You want to know how to prepare more money, don’t you? certain you do. You and everyone else on the Web has read at least one write-up or blog post on the topic of making money online. Heck, that’s what one of my online businesses is all about – coaching folks to do just that – prepare money online. But saving money is just as vital as making money. Both making it and saving it means more of it in your wallet or bank detail, and that’s really the ultimate goal. (Shush, I know you’re ultimate goal is really to SPEND it, but let’s pretend otherwise, ok?)
Unfortunately, saving money just sounds hard to do, and it sounds like punishment rather than reward. The key however, in turning that perception around is to be able to visualize the rewards gained by saving. certain, we all know that whether we pay more than the minimum payment on a credit card bill, for example, thereupon we’ll pay off the balance sooner … blah, blah, blah. Sometimes, however, “knowing that”, and visualizing the end results are the difference within “knowing it” and “GETTING IT!”.
Let’s take a clear example. Let’s say you only have one credit card. The balance on it is $3900 with a high annual rate of 23.24% and a current monthly minimum payment amount of $115.
If you pay the minimum each month, you’ll have that balance paid off by April, 2014 – 4 1/2 years from now.
If you pay $320/month instead of $115/month, you’ll have that balance paid off by November, 2010 – a little more than a year from now.
That’s a significant difference. certain, it may be rigid to squeeze the additional $205/month into an already tight, tight budget, but whether you can manage it, it will be well worth it.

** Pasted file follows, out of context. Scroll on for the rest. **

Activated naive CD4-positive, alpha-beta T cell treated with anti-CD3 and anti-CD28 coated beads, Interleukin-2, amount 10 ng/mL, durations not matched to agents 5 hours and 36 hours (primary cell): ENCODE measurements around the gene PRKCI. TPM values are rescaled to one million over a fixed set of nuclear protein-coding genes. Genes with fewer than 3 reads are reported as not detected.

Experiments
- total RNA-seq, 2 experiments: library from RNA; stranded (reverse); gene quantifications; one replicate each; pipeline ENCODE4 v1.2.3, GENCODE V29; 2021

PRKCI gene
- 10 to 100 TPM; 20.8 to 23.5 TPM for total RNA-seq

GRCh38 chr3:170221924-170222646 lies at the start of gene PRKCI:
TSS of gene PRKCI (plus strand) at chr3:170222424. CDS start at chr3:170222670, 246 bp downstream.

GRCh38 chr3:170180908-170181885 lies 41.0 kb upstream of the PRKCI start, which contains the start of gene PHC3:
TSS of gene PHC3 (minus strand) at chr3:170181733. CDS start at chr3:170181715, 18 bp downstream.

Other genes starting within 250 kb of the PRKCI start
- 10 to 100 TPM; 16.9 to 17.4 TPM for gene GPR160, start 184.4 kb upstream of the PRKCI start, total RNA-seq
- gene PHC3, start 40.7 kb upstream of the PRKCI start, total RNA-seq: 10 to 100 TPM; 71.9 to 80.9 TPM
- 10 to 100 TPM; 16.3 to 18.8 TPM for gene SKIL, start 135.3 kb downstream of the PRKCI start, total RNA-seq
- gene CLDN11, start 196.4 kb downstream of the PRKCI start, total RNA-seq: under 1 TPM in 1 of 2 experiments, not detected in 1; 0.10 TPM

If you have multiple credit cards, it can be difficult to know which ones you should pay off first – and how much additional to apply to each. I recommend using a spreadsheet calculator that handles all the math for you. I use Vertex’s free debt reduction spreadsheet. It comes with versions for both Excel and OpenOffice in the same download. (Also worth noting, the spreadsheet has no macros and no installation involved. Just straightforward math calculations).
This calculator lets you try out different debt reduction strategies, including the debt snowball effect (paying the lowest balance first) and the debt avalanche effect (highest interest first). All you do is enter the debt info (balance, rate, minimum payment) for each creditor, decide how much additional you can squeeze out of your budget each month, and soon after choose one of the reduction strategies to see which is best for you. If you use that calculator, produce certain you enter the current period into the Balance term cell at the top of the worksheet, or the dates will be skewed.
Here’s a screenshot as an example.
Now it’s duration to extend the “vision”. Go download another of Vertex’s spreadsheet calculators – that duration, the Simple Savings Interest Calculator. Let’s say you’ve finished paying off your debts, and now you have that additional $200/month with no bills to apply it to. What would happen whether you were to put that $200/month into a savings plan? Here’s a sample output using the calculator of what would happen after 10 years using one example scenario.
$29 THOUSAND DOLLARS! Wow. Kinda leaves me speechless.
Ok, I’m not speechless for distant. You see, it’s not that we don’t KNOW these things. It’s just that until we really SEE IT in black and white, right there in front of us, can we really GET IT.
I energize you to download some of Vertex’s calculators and play around with different scenarios. They have tons of spreadsheets to choose from, so there should be some there for everyone’s personal situation. They are free, easy, work well, and can be real eye-openers.
So before you read another commentary or blog post on how to produce more money online, I recommend you find ways to save money first. It may seem like punishment at first, but whether you really SEE IT laid out in front of you, you can see the rewards as well.
Original post by DazzlinDonna